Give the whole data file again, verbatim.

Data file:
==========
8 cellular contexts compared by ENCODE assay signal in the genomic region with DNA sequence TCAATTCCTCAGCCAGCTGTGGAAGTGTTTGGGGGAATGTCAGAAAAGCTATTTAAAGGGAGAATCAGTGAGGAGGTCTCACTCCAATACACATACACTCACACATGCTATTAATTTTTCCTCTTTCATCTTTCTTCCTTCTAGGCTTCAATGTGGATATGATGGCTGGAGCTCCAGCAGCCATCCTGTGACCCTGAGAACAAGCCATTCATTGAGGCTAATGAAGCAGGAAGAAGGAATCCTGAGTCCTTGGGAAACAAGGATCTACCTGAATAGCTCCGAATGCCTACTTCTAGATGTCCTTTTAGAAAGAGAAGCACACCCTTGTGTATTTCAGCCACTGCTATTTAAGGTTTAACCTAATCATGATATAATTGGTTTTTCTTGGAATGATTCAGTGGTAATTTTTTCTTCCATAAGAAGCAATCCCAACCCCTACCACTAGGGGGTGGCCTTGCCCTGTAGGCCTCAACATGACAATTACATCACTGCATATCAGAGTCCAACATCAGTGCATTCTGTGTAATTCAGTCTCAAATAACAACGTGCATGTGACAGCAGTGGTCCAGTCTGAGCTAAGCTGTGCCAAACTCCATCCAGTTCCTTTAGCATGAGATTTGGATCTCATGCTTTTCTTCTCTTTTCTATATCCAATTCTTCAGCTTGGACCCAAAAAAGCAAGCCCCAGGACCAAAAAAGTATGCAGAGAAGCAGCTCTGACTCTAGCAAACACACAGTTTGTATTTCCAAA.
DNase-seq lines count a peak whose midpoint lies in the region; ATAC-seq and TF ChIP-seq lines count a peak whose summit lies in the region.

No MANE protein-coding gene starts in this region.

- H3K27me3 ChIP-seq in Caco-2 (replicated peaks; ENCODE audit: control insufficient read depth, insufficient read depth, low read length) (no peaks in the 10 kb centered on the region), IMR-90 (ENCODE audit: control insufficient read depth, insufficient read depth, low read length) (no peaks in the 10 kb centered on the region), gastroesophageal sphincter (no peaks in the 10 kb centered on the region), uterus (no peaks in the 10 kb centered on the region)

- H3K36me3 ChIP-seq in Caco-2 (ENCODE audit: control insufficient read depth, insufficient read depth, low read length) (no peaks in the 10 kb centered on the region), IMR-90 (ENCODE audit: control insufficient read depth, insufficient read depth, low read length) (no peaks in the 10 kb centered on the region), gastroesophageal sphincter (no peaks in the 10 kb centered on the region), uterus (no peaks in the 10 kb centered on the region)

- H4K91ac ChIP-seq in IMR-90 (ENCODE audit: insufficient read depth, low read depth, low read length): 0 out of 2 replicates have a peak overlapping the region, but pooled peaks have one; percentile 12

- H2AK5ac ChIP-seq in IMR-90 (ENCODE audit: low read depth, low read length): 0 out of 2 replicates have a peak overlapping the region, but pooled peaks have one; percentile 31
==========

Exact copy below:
8 cellular contexts compared by ENCODE assay signal in the genomic region with DNA sequence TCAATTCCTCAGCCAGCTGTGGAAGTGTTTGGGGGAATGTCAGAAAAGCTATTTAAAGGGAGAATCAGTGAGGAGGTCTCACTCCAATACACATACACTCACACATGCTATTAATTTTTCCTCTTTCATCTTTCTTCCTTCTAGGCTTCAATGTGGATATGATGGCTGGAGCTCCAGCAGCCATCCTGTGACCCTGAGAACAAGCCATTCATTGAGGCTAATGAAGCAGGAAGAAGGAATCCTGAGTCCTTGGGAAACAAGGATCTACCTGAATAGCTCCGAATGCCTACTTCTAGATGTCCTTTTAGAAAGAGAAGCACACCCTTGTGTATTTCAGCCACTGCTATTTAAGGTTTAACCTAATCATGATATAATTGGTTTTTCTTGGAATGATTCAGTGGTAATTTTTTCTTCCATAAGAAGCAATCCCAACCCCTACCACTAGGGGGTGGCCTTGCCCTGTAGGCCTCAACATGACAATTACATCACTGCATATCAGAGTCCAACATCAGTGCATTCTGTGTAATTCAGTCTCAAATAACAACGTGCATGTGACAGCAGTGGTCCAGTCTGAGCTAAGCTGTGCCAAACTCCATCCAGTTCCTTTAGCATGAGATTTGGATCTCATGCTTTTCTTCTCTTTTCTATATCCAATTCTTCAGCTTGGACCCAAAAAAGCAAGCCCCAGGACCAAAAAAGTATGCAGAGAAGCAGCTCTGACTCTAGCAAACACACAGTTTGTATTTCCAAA.
DNase-seq lines count a peak whose midpoint lies in the region; ATAC-seq and TF ChIP-seq lines count a peak whose summit lies in the region.

No MANE protein-coding gene starts in this region.

- H3K27me3 ChIP-seq in Caco-2 (replicated peaks; ENCODE audit: control insufficient read depth, insufficient read depth, low read length) (no peaks in the 10 kb centered on the region), IMR-90 (ENCODE audit: control insufficient read depth, insufficient read depth, low read length) (no peaks in the 10 kb centered on the region), gastroesophageal sphincter (no peaks in the 10 kb centered on the region), uterus (no peaks in the 10 kb centered on the region)

- H3K36me3 ChIP-seq in Caco-2 (ENCODE audit: control insufficient read depth, insufficient read depth, low read length) (no peaks in the 10 kb centered on the region), IMR-90 (ENCODE audit: control insufficient read depth, insufficient read depth, low read length) (no peaks in the 10 kb centered on the region), gastroesophageal sphincter (no peaks in the 10 kb centered on the region), uterus (no peaks in the 10 kb centered on the region)

- H4K91ac ChIP-seq in IMR-90 (ENCODE audit: insufficient read depth, low read depth, low read length): 0 out of 2 replicates have a peak overlapping the region, but pooled peaks have one; percentile 12

- H2AK5ac ChIP-seq in IMR-90 (ENCODE audit: low read depth, low read length): 0 out of 2 replicates have a peak overlapping the region, but pooled peaks have one; percentile 31